The first 20-25 kms of the stage take place on mainly downhill roads, on the way to Mazzo di Valtellina. But as the peloton comes to town (at an altitude of 552m asl), riders meet Italy’s #1 Climb. The Climb! Its Majesty IL MORTIROLO!! If the Gavia Pass “is not Hell, but gets close that”, Hell … is not the Mortirolo, but gets close to that!

Along with Spain’s Angliru, and waiting for the hardest side of the Zoncolan (not the one climbed in the past Tour of Italy) to come and take the title - something that could be possible in a couple years, the Mortirolo is known as Europe’s most difficult ascent. The two climbs are different anyway: The Pico Gamonal (or “L’Angliru”, if you prefer) can boast grades you won’t find here. But also features much easier parts where a rider can recover. But no truce with the road is possible here: the route is always steep, and riders have to fight, fight and fight over the bikes throughout the 12.8 climb, that features an av. gradient of 10.2 %. (going up to a maximum of about 18% after 4 kilometres)

And if the Gavia Pass has a “legendary” meaning for Italian cycling suiveurs, the Mortirolo had a major impact in more recent editions of the Giro. It was reportedly introduced in 1990, and one year later saw Franco Chioccioli pull off a sensational performance that played a fundamental role in his overall win. But the mountain really made the headlines in 1994, where a certain Marco Pantani, unknown to the majority of cycling fans until a couple days before, burst into spotlight (after winning also the previous stage into Meran) with a sensational attack, that left no less than Miguel Indurain running out of gasoline (“I made a mistake in countering Marco Pantani‘s attacks. A mistake I will never repeat” Big Mig admitted in post stage interviews. And the Spaniard, a true champion when it comes to race strategy too, kept his promise).

After Gotti and Tonkov stole the show in 1997, the Mortirolo showed its skills as “talent-seeker” again in 1999, the last time the Giro hit the climb. While the same places that lifted Marco Pantani to the status of “hero” five year before had just put a end to his “empire” (he was thrown off the race in the morning for failing a blood test in nearby Madonna di Campiglio), two young climbers unveiled their talent as they escorted future overall winner Ivan Gotti over the Mortirolo and to the finish line: a certain Gilberto Simoni (then racing with the Ballan outfit) and a certain Roberto Heras (in his pre-USPS years). It would be great to see the two climbers - together again, this time in the Grand Tour Winners list, in 2003 - battle it out on the Mortirolo again. But it will hardly (better, NOT) happen …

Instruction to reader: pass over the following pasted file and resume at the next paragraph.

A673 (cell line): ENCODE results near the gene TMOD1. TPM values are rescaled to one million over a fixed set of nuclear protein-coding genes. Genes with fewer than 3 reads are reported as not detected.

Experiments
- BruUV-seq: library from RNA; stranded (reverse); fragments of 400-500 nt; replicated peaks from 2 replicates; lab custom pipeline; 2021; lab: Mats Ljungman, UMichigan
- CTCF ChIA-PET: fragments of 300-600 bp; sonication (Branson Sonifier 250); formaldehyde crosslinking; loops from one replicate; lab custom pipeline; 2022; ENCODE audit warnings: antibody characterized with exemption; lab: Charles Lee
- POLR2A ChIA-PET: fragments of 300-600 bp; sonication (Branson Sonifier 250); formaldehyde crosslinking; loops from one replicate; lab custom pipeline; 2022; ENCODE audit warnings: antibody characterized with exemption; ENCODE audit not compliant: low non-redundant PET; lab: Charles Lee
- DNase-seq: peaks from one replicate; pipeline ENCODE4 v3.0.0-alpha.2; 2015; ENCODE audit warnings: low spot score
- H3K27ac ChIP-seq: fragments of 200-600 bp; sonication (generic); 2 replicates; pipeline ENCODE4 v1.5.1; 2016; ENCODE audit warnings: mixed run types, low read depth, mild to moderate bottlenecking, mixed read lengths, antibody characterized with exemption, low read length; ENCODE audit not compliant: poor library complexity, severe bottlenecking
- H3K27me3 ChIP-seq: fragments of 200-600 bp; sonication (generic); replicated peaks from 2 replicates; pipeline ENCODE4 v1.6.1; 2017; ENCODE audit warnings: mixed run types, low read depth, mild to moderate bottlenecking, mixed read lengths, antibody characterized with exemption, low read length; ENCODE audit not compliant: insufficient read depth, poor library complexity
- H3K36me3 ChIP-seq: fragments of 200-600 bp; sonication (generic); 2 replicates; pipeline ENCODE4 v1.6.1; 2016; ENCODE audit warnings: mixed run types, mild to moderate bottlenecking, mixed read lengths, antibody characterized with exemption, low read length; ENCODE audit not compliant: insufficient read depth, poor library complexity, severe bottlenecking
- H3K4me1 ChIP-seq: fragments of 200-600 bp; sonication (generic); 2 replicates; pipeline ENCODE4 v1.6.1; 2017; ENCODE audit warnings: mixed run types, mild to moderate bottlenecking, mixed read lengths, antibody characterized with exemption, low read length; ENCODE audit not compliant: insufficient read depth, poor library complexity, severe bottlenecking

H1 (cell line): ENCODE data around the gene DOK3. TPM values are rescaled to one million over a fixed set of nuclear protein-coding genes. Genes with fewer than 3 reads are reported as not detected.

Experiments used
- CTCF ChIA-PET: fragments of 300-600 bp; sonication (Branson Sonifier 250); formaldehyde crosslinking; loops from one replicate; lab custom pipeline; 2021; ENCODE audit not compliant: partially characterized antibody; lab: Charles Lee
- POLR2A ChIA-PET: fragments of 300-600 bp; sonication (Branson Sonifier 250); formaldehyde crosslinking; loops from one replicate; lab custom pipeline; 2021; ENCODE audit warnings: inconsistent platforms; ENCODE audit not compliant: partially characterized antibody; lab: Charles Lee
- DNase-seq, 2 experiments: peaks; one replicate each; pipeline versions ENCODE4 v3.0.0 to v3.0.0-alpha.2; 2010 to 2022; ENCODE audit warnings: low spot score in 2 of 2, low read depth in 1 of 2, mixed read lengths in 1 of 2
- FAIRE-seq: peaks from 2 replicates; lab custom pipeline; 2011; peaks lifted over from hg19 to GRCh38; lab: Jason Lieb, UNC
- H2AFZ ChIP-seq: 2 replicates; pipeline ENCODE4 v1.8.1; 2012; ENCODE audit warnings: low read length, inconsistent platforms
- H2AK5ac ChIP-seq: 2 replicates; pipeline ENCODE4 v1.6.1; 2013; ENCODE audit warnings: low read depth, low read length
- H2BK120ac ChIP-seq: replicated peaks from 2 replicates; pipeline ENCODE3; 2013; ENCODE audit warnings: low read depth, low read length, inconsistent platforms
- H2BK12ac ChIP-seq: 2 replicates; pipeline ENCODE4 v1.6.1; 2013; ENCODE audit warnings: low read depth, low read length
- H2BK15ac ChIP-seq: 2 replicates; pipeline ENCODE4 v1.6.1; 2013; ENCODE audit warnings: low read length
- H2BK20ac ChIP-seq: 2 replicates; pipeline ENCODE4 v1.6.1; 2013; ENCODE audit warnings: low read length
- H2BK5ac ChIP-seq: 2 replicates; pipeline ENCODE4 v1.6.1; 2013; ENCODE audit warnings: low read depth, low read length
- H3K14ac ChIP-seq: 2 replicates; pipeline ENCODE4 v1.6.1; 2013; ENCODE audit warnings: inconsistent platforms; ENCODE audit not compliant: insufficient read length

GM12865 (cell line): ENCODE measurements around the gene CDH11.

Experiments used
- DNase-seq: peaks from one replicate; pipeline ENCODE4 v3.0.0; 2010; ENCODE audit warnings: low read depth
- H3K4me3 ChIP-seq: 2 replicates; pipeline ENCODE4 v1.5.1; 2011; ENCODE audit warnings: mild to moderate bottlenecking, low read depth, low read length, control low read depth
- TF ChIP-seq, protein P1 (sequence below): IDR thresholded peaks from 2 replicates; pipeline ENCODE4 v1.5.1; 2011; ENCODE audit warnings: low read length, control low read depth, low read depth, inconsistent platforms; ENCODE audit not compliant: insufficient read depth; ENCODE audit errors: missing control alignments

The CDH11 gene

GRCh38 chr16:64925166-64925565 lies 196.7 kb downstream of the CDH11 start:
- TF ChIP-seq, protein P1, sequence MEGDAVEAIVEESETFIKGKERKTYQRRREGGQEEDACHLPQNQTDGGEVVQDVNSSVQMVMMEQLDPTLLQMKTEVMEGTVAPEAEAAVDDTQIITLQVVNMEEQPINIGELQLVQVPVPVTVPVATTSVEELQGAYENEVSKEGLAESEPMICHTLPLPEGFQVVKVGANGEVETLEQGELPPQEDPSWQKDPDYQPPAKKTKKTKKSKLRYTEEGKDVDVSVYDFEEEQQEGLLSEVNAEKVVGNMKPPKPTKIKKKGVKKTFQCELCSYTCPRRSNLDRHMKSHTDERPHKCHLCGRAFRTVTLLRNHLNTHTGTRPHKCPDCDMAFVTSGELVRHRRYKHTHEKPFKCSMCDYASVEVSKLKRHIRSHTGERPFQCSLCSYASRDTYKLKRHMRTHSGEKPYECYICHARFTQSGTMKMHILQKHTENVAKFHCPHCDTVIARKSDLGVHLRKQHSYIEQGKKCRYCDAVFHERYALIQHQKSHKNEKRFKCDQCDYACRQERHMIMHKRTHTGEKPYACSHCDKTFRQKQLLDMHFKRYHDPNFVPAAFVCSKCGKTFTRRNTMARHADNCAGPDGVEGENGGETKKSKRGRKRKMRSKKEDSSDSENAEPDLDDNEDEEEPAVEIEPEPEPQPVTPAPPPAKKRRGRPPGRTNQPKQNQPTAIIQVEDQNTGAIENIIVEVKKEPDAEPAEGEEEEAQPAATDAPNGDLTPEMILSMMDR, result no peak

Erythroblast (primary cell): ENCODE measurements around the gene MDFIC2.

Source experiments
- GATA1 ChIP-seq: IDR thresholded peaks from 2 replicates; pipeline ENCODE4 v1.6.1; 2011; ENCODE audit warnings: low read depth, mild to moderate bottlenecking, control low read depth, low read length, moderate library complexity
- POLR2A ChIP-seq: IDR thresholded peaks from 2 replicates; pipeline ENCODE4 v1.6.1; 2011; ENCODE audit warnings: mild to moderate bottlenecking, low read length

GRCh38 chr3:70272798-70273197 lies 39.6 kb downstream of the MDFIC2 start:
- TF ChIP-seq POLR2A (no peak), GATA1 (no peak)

So let’s stick to Simoni only, who tested the stage for RAI, climbing all three ascents (Mortirolo, Vivione, Presolana) of the day. After savoring the Mortirolo, that comes far from the finish line in the 2004 Giro stage (a tactical mistake, according to Ivan Gotti), the two-time overall winner of the Corsa Rosa descended into Edolo, Malonno (8.5 km. later), and Forno Allisone (4 km. later again …) just to tackle the second ascent of the day, Passo del Vivione (about 20 km. of climbing at an average gradient of some 7 %), which makes its official debut at the Tour of Italy.

While the Mortirolo could be selective, but probably not enough for the GC contenders start the fireworks there, the battle may kick off for real on the steep slopes of Vivione Pass. As a man who knows this area well, Paolo “The Falcon” Savoldelli, the Bergamasco winner of the 2002 Giro from Hamilton and Caucchioli, pointed out, in the second half of the climb (and notably the six final kilometers, with the gradient almost never going under 8%) there’s room enough for anyone wishing to go on the attack, either to grab the “Maglia Rosa” or with an epic stage victory as target.